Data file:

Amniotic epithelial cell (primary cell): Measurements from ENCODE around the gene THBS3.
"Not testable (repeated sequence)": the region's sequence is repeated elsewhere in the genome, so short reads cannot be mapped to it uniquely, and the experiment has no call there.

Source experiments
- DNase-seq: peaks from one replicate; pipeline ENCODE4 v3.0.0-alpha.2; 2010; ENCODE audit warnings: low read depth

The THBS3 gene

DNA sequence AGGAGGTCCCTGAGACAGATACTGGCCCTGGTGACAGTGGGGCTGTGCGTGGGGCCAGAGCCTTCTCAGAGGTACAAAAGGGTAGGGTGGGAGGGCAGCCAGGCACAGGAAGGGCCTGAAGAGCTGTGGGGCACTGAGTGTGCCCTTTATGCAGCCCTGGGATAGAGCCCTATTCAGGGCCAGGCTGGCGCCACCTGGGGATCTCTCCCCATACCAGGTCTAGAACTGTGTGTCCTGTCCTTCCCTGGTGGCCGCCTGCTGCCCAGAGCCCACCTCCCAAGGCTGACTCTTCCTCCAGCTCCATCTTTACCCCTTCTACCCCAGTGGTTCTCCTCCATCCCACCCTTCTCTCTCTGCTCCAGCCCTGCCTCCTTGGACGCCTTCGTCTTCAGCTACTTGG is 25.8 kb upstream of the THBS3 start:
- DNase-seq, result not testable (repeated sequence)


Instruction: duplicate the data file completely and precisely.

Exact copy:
Amniotic epithelial cell (primary cell): Measurements from ENCODE around the gene THBS3.
"Not testable (repeated sequence)": the region's sequence is repeated elsewhere in the genome, so short reads cannot be mapped to it uniquely, and the experiment has no call there.

Source experiments
- DNase-seq: peaks from one replicate; pipeline ENCODE4 v3.0.0-alpha.2; 2010; ENCODE audit warnings: low read depth

The THBS3 gene

DNA sequence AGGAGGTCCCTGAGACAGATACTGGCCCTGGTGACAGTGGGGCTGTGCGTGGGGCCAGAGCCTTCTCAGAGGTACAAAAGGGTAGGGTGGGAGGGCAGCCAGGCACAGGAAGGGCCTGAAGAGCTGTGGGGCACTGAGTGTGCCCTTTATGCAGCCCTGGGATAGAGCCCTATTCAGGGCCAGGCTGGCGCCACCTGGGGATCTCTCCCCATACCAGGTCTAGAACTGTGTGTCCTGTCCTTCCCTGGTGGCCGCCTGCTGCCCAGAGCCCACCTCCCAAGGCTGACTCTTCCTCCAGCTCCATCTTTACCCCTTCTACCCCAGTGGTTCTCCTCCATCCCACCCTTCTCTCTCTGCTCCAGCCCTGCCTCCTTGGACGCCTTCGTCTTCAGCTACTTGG is 25.8 kb upstream of the THBS3 start:
- DNase-seq, result not testable (repeated sequence)